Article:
Jonathan Pryce Anthony Hopkins Juan Minujin
It’s fascinating to hear two popes we’ve all seen on television having intimate conversations about their lives and about the Church, and showing in detail how the transition between the two leaders came about. They met three times in the Vatican before the transfer of the papacy from Benedict to Francis. Anthony McCarten based his script on his book, written after careful research and interviews with both popes (both of whom live in the Vatican). Director Fernando Meirelles says that all the lines in the script come from these interviews or conversations reported in the book. It should be noted that the actual meetings are not likely to have taken place. This is a dramatization based on McCarten’s work.
But because the dialog is based on interviews with the real popes, the film conveys a sense of authenticity, helped along by the skills of the two actors and their genuine pleasure in one another’s company. The story begins with the election of Joseph Aloisius Ratzinger, who took the name of Pope Benedict upon his ascension. The name of one of the other candidates was the always-reluctant Jorge Mario Bergoglio. Ratzinger did not care much for Bergoglio, who was fairly openly critical of him, as was Bergoglio of Ratzinger. And indeed, the two held starkly contrasting views about the Catholic Church. In general terms, the earlier pope was much more conservative than the progressive latter one, who became the present Pope Francis.
The two could not have been more different, one coming from Germanic beliefs about society and conventional order, and the other from a passion about the sacredness of the priesthood in following the teachings of Jesus in terms of humility and equality. Ironically, what brought them together were their Christian beliefs and their devotion to the Catholic Church.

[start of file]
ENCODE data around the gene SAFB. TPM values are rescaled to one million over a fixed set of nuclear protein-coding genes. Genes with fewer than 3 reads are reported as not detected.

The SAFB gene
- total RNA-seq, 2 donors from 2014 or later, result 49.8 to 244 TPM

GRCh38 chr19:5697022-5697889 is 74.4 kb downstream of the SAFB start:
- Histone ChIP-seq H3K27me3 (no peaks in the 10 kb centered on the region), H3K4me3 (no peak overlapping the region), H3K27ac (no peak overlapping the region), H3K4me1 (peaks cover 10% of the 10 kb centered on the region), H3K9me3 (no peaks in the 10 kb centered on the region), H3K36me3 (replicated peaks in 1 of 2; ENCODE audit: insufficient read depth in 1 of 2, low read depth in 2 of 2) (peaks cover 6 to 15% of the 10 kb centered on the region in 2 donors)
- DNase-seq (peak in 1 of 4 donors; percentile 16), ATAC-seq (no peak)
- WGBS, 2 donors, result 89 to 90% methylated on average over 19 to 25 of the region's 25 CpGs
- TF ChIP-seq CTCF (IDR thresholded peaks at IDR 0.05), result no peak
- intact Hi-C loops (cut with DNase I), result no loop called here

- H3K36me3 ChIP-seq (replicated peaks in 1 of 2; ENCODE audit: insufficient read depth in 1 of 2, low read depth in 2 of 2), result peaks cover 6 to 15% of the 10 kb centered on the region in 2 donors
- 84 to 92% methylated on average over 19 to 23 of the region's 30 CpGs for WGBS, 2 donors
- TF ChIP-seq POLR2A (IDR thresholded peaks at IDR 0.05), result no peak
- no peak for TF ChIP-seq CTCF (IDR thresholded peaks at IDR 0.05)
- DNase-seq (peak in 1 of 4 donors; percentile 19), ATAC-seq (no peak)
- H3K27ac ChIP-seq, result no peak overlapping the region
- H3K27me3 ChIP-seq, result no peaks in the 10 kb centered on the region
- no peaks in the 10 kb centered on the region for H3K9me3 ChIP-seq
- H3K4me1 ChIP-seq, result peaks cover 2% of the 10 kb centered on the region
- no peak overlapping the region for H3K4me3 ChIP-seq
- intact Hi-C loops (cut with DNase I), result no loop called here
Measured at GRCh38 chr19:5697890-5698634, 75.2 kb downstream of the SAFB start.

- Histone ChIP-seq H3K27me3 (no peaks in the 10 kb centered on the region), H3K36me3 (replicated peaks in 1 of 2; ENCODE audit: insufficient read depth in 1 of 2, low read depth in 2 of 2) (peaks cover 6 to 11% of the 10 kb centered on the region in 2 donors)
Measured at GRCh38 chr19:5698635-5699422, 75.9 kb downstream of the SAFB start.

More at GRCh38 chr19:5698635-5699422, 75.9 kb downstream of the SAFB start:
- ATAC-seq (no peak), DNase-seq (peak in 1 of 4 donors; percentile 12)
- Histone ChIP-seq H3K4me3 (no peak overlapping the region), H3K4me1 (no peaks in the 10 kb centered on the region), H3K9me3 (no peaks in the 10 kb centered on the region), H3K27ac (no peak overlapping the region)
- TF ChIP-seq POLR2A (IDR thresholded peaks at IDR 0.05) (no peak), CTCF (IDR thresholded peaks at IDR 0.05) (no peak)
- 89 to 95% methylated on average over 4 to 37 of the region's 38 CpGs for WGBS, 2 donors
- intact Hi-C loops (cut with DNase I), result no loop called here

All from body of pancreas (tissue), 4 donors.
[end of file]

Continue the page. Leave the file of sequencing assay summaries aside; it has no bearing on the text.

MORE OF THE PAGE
The conversations and flashbacks remind or inform about the sex and financial scandals that surfaced in the Catholic Church during Benedict’s term and the political history of Bergoglio when he was a Jesuit priest first, then bishop, in Argentina. In trying to help during the junta and subsequent “Dirty War”, he made some political mistakes, for which he paid dearly, but subsequently believed that the experience was helpful to him morally. Benedict came to realize that he had not acted judiciously and promptly to address scandals.
In this somewhat haunting—but always interesting—tale, all of the components of filmmaking are top-notch. Writing, direction, and editing move the story along at a good pace, maintaining the viewer’s keen interest, and flashbacks and changes of location are smooth and logical. Cinematography is stunning at times and simply gorgeous at others, and the music is in turns wondrously sacred, dancing, or playful. (References to ABBA and the Beatles are sure to bring chuckles).
One of the most impressive scenes I’ve seen in a film occurs in The Two Popes during an especially sensitive event, when there is an ethereal ray of sunlight, soft religious music, the speaker’s voice seeming to go into a tunnel, then everything abruptly stopped, and what we see is the stark midsection of a closed wooden door.
One of the most touching sequences in the film is the progression of the two characters’ frank distaste toward and disagreement with one another to a place of intimacy, acceptance, and above all understanding. It is clear that in the end, each learned from the other. Each acknowledged a change of heart and belief in a way that should inspire us today in our time of extreme antagonism and suspicion among groups.
This is a film for everyone in its inspiration for overcoming discordance in a fractious time and its artful, even humorous, portrayal of a beloved, sacred system.
Grade: A By Donna R. Copeland